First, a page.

For Ron Bruder, the horrors of 9/11 served as a pivot point into active philanthropy. A real estate developer who calls New York City his hometown, he was particularly interested in tackling the social conditions in the Muslim world that foment support for such violent radicalism--specifically, the lack of jobs. After consulting Middle East scholar Shibley Telhami of the University of Maryland, Bruder concluded that the people most resentful of the U.S. were those who were educated but lacked employment. The time he had spent doing business in Northern Ireland confirmed Bruder's notion that the path to peace and democracy lay not in military intervention or political overhaul but in gainful employment for the people. Jobs, he believed, would produce a middle class; jobs would buttress faltering economies; and jobs would give young people hope, income and something to do other than succumb to extremist dogma.
But jobs are scarce and growing scarcer in Arab countries. The region already faces 15% unemployment, and 90 million new jobs will be needed by 2020 to accommodate the swell of young workers, according to the World Bank. When Bruder, 59, met with employers who operate in the region, however, they complained of posts left unfilled for lack of skilled professionals. "They had all these university graduates who had no clue how to hold meetings or run spreadsheets or even how to dress at an office," he says. So he formulated a deceptively simple-sounding plan: his Education for Employment Foundation would get regional companies to guarantee jobs, then train candidates for the specific tasks needed. Founded in 2002, the group has launched programs in Gaza, Jordan and Morocco over the past year and has placed about 85% of its 160 graduates thus far in full-time posts.
From the outset, the program in Gaza, begun in 2006, was the most ambitious--and the one with the most potential for impact. The unemployed in that war-battered wedge of Palestine is by some counts 70% of the adult population. Mohammad Naja, a management consultant who runs the foundation's program there, says university students "learn theory, not practical application." To address this gap, foundation students undergo a crash course in business English, then a mini-M.B.A. boot camp devised by the University of Maryland's Robert H. Smith School of Business that places them in real-life business situations in which, for instance, accounting graduates perform simulated audits.
Even those skills are unlikely to yield jobs in Gaza's crushed economy, so graduates are instead promised posts in nearby countries with Consolidated Contractors Co., an Athens-based multinational that is among the largest builders in the Middle East. The program appealed instantly to CCC director Samer Khoury when he was approached by his friend Telhami on behalf of the foundation. "Eventually," says Khoury, a Palestinian who resides in Athens, "this new generation of skilled workers will return" to build the economy from within, but for now, their remittances from abroad are invaluable. So far, CCC has placed all of the graduates of the Gaza program in its offices in Dubai or the United Arab Emirates and intends to hire all of the 16 currently enrolled in the six-month course.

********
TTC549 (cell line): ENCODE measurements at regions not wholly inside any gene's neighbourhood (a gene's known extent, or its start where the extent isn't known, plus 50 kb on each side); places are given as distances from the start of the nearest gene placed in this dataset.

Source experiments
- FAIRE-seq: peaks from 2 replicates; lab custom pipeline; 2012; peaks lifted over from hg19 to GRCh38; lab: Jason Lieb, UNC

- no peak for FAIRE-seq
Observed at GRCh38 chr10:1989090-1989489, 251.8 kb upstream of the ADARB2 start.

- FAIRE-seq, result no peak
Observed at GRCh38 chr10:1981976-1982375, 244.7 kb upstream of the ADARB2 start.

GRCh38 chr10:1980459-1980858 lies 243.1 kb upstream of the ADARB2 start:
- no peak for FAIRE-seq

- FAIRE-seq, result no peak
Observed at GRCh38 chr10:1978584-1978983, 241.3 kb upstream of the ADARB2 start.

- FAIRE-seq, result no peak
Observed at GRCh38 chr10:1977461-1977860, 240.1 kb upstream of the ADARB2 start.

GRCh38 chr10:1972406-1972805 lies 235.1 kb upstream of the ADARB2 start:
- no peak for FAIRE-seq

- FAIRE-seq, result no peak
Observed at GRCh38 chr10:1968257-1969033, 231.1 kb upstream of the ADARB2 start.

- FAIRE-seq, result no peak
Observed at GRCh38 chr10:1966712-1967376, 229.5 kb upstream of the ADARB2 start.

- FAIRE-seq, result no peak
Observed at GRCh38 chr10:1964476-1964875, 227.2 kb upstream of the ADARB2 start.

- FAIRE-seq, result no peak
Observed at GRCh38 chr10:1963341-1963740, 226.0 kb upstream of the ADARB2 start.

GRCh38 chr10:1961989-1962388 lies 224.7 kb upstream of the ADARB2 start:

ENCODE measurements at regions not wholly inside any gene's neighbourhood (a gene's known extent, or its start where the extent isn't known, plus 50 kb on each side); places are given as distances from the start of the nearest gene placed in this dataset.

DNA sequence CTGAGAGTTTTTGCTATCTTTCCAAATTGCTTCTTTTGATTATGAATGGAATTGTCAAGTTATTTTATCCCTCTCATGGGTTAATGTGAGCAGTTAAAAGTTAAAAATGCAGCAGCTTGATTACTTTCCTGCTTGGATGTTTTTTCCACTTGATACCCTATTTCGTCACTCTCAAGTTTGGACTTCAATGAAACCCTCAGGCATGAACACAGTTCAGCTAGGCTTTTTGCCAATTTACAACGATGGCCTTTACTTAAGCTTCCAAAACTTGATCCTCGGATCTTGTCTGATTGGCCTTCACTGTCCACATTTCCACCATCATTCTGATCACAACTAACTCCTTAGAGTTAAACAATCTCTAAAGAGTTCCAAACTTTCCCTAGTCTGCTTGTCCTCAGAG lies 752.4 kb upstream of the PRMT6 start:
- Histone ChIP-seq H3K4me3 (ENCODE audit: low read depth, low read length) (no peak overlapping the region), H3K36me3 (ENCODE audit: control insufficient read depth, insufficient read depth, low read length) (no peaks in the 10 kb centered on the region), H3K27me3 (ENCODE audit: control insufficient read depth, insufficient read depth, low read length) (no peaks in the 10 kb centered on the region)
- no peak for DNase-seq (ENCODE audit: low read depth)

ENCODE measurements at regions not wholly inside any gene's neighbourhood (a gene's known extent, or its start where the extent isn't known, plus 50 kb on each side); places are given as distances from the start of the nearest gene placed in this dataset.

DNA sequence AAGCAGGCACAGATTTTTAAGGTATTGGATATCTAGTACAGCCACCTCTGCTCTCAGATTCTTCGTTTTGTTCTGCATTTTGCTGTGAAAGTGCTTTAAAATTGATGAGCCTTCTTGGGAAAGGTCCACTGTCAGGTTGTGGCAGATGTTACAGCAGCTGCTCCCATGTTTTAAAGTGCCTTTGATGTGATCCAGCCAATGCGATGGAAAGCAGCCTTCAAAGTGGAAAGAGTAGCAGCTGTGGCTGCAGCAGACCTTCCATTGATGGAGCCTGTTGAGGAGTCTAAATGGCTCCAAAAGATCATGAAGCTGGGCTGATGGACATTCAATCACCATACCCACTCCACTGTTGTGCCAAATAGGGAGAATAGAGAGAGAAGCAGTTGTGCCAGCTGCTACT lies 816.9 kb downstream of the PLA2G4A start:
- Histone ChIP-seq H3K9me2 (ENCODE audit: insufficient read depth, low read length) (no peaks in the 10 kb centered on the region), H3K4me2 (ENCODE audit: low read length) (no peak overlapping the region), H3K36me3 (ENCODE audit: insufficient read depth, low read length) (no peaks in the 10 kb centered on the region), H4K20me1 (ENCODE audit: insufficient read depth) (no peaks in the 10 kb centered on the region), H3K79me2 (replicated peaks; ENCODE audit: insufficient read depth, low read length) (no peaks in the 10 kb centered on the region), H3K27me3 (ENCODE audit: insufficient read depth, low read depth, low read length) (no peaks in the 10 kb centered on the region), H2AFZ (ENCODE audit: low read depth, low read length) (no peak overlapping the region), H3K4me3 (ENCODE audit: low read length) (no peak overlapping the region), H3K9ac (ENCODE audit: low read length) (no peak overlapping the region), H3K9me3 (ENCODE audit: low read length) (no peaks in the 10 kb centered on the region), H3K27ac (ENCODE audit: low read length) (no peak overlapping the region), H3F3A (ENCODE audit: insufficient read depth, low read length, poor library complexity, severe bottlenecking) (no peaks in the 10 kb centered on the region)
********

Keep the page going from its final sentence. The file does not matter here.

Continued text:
Rami Alshaikh, 24, learned of the program as he was finishing his accounting degree last year at the Islamic University of Gaza, also home to the foundation. He watched the unsuccessful job hunts of countless friends and feared that he wouldn't be able to find work. Having lost his father a few years ago to surgical complications, he has six siblings and a mother to support, so he enrolled in the Education for Employment program after graduation and promptly landed an accountant job for CCC in the U.A.E. He sends at least a third of his $1,500 monthly paycheck home, with plenty remaining to provide for the woman who recently became his bride--as well as to make the required 10% tithe to the foundation.
Bruder's rather lofty goal is to replicate Alshaikh's experience across the region by expanding the program into a dozen countries, training and placing up to 50,000 young people in jobs in five years' time. But what he really wants is for the idea to replicate itself. "Nothing would make me happier than governments banding together to make job creation in the region a priority," he says. And perhaps nothing else can make the region a more secure place.